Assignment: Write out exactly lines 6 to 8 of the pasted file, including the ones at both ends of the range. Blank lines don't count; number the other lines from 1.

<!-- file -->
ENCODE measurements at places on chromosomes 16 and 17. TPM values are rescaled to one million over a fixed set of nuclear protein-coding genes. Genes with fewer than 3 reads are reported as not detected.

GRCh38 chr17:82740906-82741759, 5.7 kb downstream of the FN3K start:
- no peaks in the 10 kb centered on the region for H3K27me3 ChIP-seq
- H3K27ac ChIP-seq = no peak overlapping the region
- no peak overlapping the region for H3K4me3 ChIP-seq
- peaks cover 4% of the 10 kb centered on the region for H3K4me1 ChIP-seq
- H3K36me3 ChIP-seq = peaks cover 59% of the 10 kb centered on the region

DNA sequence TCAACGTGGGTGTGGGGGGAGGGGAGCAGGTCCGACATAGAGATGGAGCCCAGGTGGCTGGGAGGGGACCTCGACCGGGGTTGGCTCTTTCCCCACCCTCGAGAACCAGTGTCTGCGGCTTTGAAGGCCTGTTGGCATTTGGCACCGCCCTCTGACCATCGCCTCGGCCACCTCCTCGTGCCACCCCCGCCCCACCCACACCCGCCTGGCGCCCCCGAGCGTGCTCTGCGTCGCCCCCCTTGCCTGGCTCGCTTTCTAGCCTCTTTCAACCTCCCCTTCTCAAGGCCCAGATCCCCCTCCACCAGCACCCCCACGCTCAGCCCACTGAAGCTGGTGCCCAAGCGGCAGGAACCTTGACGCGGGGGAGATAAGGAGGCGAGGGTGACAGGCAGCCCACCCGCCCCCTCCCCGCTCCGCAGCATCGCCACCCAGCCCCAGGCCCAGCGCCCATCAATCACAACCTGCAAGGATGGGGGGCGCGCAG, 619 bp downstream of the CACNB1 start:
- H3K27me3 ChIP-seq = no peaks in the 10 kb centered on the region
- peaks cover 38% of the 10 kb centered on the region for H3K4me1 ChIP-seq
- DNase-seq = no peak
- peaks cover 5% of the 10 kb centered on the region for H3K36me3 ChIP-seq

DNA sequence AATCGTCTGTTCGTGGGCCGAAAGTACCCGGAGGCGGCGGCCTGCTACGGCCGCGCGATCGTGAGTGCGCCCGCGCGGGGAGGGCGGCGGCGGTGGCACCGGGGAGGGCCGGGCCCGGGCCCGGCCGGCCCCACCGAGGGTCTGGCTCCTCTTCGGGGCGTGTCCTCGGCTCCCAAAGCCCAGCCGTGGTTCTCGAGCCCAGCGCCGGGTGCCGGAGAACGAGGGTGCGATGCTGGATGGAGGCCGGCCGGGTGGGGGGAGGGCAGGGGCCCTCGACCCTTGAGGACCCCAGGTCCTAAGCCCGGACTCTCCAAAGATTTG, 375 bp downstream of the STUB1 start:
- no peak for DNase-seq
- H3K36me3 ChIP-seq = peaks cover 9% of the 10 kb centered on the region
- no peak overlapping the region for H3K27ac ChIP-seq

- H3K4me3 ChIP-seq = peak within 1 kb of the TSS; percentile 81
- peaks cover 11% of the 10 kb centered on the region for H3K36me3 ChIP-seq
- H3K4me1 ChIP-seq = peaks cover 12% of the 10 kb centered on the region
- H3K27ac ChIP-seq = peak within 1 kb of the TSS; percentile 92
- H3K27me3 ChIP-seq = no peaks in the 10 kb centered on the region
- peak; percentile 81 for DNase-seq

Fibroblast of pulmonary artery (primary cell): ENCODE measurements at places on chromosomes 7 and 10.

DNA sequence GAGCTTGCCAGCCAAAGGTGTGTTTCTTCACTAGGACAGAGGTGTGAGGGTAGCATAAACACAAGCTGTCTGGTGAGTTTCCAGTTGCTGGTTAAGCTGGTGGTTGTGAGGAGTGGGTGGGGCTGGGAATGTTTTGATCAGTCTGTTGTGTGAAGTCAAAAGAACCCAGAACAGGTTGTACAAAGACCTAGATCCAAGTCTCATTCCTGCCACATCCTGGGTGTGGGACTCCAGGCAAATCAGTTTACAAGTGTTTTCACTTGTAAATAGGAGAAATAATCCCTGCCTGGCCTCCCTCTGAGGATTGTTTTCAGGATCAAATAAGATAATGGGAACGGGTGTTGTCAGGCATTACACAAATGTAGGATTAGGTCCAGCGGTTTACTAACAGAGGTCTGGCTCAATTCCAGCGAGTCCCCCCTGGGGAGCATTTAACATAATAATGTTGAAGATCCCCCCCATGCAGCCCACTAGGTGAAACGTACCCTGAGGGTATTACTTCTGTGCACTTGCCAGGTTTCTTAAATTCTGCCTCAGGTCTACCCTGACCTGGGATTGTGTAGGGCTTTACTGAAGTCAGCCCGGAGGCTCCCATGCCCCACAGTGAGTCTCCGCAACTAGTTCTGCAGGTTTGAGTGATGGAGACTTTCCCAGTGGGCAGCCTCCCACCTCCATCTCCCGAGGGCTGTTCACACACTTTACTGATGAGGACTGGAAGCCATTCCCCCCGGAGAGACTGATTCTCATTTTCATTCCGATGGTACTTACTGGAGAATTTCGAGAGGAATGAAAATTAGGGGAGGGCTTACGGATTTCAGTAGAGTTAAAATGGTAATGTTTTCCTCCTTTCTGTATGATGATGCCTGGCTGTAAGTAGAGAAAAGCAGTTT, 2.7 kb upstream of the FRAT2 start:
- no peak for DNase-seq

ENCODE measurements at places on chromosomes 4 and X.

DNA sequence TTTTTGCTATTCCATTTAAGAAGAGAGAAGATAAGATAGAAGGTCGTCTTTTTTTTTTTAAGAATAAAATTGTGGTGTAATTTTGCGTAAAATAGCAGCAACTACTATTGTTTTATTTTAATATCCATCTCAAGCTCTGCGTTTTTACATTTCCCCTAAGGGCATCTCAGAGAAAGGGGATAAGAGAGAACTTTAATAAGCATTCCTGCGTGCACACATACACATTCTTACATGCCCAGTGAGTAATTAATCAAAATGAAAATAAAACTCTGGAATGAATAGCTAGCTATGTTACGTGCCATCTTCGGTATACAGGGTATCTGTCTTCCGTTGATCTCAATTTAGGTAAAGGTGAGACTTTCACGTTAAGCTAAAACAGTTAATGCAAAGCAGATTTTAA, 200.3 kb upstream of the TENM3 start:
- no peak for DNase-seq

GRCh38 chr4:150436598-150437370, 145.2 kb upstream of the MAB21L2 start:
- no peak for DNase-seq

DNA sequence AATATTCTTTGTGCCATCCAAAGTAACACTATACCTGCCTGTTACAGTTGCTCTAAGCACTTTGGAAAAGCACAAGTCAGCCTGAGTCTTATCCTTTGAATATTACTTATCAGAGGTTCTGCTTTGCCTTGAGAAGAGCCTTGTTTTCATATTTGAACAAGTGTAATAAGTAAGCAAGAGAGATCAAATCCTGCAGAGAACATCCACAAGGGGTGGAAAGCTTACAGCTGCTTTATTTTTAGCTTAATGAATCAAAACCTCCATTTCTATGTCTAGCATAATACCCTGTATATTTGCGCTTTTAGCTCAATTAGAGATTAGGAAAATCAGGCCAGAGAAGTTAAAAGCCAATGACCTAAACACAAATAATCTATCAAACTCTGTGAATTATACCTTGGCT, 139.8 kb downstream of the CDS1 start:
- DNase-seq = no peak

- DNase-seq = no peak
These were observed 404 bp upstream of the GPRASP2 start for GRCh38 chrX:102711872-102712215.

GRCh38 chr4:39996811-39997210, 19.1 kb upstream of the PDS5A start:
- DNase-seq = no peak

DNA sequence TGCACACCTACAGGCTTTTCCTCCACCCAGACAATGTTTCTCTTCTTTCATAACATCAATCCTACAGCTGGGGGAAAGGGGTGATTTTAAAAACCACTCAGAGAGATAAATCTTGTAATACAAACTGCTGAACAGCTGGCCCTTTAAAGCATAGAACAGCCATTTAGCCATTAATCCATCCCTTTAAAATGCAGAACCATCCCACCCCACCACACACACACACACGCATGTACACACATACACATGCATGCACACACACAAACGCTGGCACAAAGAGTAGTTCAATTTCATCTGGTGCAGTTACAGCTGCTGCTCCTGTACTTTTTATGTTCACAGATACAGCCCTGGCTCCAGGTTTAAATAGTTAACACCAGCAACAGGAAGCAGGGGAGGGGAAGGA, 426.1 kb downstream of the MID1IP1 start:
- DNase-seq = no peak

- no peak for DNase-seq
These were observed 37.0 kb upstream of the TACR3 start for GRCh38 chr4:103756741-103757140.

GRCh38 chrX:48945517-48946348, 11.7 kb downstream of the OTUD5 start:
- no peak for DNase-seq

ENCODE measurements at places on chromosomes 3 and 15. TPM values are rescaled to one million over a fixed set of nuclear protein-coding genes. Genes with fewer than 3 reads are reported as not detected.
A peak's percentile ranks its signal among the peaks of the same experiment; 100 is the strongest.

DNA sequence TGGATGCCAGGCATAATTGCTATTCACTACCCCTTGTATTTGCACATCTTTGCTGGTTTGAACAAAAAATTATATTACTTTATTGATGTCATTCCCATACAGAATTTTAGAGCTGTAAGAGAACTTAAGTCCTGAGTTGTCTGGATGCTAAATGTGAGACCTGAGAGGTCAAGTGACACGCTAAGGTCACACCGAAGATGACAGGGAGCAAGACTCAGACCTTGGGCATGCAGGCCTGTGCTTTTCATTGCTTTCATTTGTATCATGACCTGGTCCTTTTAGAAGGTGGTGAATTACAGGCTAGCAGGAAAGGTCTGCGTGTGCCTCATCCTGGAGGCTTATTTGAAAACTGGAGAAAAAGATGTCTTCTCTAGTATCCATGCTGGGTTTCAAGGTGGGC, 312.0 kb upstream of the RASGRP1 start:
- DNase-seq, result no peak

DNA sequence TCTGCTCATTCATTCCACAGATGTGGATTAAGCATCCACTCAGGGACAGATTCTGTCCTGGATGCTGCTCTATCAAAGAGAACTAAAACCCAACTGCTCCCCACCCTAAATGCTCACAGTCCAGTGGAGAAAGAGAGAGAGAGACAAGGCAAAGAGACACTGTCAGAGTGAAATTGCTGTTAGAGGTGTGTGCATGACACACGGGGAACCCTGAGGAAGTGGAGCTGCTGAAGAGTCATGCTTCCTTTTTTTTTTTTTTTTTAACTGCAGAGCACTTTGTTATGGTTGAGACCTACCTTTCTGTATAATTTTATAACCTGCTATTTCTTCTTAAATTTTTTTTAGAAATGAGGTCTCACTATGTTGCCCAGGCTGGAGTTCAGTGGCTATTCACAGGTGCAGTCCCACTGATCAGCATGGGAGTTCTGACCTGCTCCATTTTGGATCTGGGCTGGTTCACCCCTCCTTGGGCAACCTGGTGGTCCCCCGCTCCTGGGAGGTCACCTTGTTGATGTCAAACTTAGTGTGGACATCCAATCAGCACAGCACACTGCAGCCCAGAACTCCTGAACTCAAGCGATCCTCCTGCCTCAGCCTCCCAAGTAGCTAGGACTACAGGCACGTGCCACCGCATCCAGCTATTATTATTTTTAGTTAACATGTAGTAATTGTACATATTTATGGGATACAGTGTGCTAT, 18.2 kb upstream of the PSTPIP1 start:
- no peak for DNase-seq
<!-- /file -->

- peaks cover 4% of the 10 kb centered on the region for H3K4me1 ChIP-seq
- H3K36me3 ChIP-seq = peaks cover 59% of the 10 kb centered on the region

DNA sequence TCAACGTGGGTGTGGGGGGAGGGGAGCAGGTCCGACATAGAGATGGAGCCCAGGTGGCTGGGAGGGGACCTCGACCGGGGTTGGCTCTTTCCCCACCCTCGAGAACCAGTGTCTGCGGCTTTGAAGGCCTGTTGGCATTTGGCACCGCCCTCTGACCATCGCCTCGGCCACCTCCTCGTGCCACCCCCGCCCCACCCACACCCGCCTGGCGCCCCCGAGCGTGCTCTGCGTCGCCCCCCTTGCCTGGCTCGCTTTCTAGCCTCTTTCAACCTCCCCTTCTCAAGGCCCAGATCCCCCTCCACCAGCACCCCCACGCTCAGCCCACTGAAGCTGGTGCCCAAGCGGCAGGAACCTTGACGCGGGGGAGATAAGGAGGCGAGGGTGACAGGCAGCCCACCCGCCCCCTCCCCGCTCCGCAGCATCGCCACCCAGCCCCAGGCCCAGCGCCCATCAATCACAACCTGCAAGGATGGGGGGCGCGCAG, 619 bp downstream of the CACNB1 start: